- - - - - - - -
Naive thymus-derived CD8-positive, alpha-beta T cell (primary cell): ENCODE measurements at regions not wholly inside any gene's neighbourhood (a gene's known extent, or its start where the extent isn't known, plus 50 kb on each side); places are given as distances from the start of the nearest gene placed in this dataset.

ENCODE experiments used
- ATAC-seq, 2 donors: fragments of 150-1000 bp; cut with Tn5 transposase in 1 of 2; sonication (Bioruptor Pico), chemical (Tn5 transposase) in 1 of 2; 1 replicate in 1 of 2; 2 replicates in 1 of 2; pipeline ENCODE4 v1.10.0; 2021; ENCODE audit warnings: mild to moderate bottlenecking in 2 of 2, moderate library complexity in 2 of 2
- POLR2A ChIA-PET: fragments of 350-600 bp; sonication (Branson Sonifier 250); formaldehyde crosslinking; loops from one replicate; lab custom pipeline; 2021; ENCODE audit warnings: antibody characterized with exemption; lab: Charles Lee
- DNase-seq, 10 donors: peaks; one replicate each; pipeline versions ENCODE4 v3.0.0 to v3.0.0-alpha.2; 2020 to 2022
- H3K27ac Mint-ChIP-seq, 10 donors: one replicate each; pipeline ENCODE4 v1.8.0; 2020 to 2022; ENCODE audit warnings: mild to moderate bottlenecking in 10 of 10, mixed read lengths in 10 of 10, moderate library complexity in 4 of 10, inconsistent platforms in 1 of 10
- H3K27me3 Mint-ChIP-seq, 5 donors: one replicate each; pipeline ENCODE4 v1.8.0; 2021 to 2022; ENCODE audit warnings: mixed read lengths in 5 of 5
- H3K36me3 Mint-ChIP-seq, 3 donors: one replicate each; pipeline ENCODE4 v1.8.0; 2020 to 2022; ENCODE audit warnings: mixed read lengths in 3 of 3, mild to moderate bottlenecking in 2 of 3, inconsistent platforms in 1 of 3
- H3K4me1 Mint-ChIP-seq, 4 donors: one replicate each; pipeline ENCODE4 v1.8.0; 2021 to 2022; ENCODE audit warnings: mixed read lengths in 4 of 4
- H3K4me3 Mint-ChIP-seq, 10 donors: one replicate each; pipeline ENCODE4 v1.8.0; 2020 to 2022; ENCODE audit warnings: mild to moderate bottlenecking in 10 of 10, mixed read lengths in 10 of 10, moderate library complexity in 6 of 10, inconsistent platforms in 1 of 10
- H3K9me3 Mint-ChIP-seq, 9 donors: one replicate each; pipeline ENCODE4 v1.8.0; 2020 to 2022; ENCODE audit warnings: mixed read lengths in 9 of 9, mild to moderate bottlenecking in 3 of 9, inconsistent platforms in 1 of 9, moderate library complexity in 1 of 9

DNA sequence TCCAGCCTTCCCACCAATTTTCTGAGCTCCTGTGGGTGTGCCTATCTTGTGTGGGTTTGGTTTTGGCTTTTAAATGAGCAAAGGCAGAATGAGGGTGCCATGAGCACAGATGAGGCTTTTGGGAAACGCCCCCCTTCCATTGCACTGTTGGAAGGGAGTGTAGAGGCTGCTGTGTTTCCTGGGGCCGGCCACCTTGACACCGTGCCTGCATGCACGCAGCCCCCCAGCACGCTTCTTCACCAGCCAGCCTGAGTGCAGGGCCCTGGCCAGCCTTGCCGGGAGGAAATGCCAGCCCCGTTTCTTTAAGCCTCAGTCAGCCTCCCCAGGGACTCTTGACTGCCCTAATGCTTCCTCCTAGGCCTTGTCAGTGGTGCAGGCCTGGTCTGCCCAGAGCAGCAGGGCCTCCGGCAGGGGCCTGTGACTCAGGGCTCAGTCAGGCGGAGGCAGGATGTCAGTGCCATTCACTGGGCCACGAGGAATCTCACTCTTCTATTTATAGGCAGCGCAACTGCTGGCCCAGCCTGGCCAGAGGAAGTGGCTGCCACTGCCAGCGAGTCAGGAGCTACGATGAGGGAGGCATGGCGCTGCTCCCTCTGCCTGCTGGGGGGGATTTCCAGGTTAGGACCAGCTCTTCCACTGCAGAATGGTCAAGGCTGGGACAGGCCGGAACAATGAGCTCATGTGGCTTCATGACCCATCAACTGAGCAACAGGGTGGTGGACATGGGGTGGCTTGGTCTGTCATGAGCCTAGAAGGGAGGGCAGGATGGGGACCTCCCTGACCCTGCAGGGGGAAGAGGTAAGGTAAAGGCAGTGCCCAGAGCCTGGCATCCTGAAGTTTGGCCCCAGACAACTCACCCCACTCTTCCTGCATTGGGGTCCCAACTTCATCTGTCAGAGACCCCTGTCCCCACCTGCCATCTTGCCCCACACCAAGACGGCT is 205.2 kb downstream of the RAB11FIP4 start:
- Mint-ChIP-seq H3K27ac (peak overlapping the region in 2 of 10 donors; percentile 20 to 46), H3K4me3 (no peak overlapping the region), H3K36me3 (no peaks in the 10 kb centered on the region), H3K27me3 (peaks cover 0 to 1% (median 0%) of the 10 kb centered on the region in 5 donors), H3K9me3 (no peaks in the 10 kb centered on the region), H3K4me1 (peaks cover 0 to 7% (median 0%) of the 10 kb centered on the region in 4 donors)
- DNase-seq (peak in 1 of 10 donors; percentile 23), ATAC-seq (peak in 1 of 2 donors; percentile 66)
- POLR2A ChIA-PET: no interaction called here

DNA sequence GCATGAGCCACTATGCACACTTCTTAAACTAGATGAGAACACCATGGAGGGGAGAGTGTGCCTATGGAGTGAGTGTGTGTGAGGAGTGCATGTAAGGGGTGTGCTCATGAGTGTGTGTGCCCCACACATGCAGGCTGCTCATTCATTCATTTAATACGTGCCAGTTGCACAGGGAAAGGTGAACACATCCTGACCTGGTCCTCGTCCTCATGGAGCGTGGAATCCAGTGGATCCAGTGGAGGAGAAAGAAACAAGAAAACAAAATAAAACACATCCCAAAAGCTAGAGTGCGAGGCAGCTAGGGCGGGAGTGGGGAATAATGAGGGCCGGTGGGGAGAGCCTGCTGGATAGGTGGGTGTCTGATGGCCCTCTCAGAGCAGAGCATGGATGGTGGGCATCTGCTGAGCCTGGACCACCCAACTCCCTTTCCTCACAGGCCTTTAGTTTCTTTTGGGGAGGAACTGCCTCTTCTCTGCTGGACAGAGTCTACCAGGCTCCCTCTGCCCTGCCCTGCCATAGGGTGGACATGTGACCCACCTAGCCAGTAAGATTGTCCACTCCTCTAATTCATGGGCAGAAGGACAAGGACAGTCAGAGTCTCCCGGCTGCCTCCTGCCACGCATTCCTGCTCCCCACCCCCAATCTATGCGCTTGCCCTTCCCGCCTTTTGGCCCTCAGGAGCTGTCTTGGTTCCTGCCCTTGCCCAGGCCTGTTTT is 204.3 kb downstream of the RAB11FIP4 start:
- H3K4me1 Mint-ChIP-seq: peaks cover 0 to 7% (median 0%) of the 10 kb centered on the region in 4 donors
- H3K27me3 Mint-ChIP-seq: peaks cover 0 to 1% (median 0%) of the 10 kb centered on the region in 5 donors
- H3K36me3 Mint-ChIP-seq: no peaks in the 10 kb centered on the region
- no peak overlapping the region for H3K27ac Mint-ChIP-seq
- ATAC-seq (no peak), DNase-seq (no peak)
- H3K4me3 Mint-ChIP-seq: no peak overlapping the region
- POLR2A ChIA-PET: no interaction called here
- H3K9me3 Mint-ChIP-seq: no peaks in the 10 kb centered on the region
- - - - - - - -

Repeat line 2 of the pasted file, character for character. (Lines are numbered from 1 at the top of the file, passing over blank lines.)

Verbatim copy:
ENCODE experiments used